Washington’s Bells

Suspended above the streets of our capital, the history of our nation is written in bronze. We're compiling the fascinating histories, oral traditions, and lasting legacies of bells in D.C. If you know about one of Washington's bells, share your story with us!

Robert A. Taft Memorial and Carillon

On a chilly morning in mid-April 1959, a crowd of 5,000 gathered just north of the U.S. Capitol in a shaded grove of stately willow oaks and fluttering Yoshino cherries. With President Dwight D. Eisenhower looking on, former President Herbert Hoover was delivering a poignant eulogy – remarking on a life well lived and a patriot untimely lost. Vice President Richard Nixon, in his role as President of the Senate, stood ready to accept a towering structure to the Capitol grounds.

The Freedom Bell

Perched in front of the soaring, neoclassical Union Station just north of the U.S. Capitol, in a plaza it shares with the colossal fountain and monument to explorer Christopher Columbus, is a 2:1 scale replica of the Liberty Bell: the Freedom Bell.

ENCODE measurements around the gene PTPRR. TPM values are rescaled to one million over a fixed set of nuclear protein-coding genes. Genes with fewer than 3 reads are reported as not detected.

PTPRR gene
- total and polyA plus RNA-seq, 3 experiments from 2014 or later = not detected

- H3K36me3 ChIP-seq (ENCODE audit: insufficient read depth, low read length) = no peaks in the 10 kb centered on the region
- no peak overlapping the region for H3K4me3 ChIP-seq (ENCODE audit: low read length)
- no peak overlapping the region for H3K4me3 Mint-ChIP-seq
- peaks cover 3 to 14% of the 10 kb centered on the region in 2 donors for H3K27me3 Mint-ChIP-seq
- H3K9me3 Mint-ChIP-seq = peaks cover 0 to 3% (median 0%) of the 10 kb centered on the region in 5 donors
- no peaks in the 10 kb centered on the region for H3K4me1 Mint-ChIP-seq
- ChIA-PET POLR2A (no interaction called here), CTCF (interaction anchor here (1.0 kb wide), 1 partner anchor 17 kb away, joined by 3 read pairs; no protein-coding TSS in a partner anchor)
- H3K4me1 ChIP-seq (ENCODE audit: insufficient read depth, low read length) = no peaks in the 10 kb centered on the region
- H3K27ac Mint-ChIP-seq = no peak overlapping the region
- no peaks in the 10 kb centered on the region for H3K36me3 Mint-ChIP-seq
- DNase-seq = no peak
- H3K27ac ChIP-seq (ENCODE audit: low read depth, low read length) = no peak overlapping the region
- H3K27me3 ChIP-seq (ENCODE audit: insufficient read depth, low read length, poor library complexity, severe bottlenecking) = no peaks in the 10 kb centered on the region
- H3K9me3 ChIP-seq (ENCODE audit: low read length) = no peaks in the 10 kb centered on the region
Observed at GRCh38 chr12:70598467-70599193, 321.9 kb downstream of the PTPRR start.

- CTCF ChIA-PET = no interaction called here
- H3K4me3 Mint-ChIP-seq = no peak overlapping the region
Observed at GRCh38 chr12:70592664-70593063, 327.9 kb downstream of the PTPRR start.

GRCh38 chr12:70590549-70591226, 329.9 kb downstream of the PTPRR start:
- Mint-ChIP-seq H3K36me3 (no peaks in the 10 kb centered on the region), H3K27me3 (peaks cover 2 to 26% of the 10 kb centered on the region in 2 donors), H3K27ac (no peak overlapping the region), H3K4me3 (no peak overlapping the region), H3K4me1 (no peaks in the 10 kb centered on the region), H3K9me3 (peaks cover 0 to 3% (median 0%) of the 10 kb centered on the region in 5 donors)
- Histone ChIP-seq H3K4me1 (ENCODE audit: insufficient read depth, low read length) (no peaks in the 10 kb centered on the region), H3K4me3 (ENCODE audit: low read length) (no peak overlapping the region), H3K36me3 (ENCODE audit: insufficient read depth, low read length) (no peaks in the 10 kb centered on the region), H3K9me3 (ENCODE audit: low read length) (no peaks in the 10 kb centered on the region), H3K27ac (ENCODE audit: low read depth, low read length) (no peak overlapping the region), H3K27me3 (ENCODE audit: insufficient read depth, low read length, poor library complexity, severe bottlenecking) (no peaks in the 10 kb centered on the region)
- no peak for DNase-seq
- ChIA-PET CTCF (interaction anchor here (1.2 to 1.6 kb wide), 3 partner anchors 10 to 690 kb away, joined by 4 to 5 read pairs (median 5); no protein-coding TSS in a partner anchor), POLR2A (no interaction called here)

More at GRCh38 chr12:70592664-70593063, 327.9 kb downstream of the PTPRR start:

Georgetown Lutheran Church

The first concept of a Lutheran church along the banks of the Potomac began in the early eighteenth century, when a group of Lutherans from Germany, having settled in Pennsylvania, Delaware, and Maryland, migrated to the Potomac Valley. They were enticed by an offer of land from George Calvert, the first Lord Baltimore. With them they brought their religion, and a sprinkling of itinerant pastors ministered to these settlers from as early as 1733.

Washington National Cathedral

Many exemplary structures rise from the skyline when surveying the cityscape of Washington, D.C., but dominating the hills of upper Northwest sits a neo-gothic masterpiece: The Cathedral Church of Saint Peter and Saint Paul in the City and Diocese of Washington, or more commonly known to you and me, Washington National Cathedral.